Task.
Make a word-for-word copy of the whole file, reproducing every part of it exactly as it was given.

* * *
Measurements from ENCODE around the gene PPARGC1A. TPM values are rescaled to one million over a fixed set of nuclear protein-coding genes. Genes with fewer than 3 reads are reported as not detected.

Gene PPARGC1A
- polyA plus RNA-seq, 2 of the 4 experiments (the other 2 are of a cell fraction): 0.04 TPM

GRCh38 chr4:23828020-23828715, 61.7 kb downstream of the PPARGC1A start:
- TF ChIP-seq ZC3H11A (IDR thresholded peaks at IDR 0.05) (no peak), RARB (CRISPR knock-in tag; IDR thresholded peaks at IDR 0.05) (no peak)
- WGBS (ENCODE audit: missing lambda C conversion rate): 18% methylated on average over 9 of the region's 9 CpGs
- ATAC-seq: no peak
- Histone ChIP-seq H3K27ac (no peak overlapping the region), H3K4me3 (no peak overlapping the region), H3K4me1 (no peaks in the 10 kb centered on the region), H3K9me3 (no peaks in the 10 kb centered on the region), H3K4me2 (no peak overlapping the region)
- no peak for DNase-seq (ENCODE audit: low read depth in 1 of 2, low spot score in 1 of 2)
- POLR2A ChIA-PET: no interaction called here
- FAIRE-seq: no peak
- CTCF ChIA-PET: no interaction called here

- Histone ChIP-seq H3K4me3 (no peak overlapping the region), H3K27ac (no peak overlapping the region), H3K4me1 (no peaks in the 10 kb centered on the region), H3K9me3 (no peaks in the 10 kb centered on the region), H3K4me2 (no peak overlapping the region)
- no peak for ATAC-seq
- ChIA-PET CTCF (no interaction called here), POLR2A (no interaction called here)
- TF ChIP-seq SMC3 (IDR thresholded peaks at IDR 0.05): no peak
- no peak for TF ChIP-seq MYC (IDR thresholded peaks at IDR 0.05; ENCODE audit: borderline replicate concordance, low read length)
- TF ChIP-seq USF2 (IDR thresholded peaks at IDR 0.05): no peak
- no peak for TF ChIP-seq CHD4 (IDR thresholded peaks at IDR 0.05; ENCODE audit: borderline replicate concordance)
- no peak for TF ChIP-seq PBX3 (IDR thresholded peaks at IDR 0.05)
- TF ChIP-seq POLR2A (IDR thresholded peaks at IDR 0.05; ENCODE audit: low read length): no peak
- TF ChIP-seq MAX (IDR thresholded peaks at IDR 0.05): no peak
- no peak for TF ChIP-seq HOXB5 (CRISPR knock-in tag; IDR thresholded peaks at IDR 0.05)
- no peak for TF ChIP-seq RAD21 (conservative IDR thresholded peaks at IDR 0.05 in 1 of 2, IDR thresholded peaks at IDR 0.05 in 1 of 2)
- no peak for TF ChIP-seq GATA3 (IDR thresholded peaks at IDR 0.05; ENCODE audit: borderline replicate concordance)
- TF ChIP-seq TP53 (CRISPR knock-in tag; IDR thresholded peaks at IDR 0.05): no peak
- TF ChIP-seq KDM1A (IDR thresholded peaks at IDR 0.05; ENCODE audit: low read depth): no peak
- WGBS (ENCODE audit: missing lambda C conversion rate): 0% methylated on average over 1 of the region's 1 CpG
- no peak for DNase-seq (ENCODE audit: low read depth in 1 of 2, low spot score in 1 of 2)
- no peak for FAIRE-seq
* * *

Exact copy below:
Measurements from ENCODE around the gene PPARGC1A. TPM values are rescaled to one million over a fixed set of nuclear protein-coding genes. Genes with fewer than 3 reads are reported as not detected.

Gene PPARGC1A
- polyA plus RNA-seq, 2 of the 4 experiments (the other 2 are of a cell fraction): 0.04 TPM

GRCh38 chr4:23828020-23828715, 61.7 kb downstream of the PPARGC1A start:
- TF ChIP-seq ZC3H11A (IDR thresholded peaks at IDR 0.05) (no peak), RARB (CRISPR knock-in tag; IDR thresholded peaks at IDR 0.05) (no peak)
- WGBS (ENCODE audit: missing lambda C conversion rate): 18% methylated on average over 9 of the region's 9 CpGs
- ATAC-seq: no peak
- Histone ChIP-seq H3K27ac (no peak overlapping the region), H3K4me3 (no peak overlapping the region), H3K4me1 (no peaks in the 10 kb centered on the region), H3K9me3 (no peaks in the 10 kb centered on the region), H3K4me2 (no peak overlapping the region)
- no peak for DNase-seq (ENCODE audit: low read depth in 1 of 2, low spot score in 1 of 2)
- POLR2A ChIA-PET: no interaction called here
- FAIRE-seq: no peak
- CTCF ChIA-PET: no interaction called here

- Histone ChIP-seq H3K4me3 (no peak overlapping the region), H3K27ac (no peak overlapping the region), H3K4me1 (no peaks in the 10 kb centered on the region), H3K9me3 (no peaks in the 10 kb centered on the region), H3K4me2 (no peak overlapping the region)
- no peak for ATAC-seq
- ChIA-PET CTCF (no interaction called here), POLR2A (no interaction called here)
- TF ChIP-seq SMC3 (IDR thresholded peaks at IDR 0.05): no peak
- no peak for TF ChIP-seq MYC (IDR thresholded peaks at IDR 0.05; ENCODE audit: borderline replicate concordance, low read length)
- TF ChIP-seq USF2 (IDR thresholded peaks at IDR 0.05): no peak
- no peak for TF ChIP-seq CHD4 (IDR thresholded peaks at IDR 0.05; ENCODE audit: borderline replicate concordance)
- no peak for TF ChIP-seq PBX3 (IDR thresholded peaks at IDR 0.05)
- TF ChIP-seq POLR2A (IDR thresholded peaks at IDR 0.05; ENCODE audit: low read length): no peak
- TF ChIP-seq MAX (IDR thresholded peaks at IDR 0.05): no peak
- no peak for TF ChIP-seq HOXB5 (CRISPR knock-in tag; IDR thresholded peaks at IDR 0.05)
- no peak for TF ChIP-seq RAD21 (conservative IDR thresholded peaks at IDR 0.05 in 1 of 2, IDR thresholded peaks at IDR 0.05 in 1 of 2)
- no peak for TF ChIP-seq GATA3 (IDR thresholded peaks at IDR 0.05; ENCODE audit: borderline replicate concordance)
- TF ChIP-seq TP53 (CRISPR knock-in tag; IDR thresholded peaks at IDR 0.05): no peak
- TF ChIP-seq KDM1A (IDR thresholded peaks at IDR 0.05; ENCODE audit: low read depth): no peak
- WGBS (ENCODE audit: missing lambda C conversion rate): 0% methylated on average over 1 of the region's 1 CpG
- no peak for DNase-seq (ENCODE audit: low read depth in 1 of 2, low spot score in 1 of 2)
- no peak for FAIRE-seq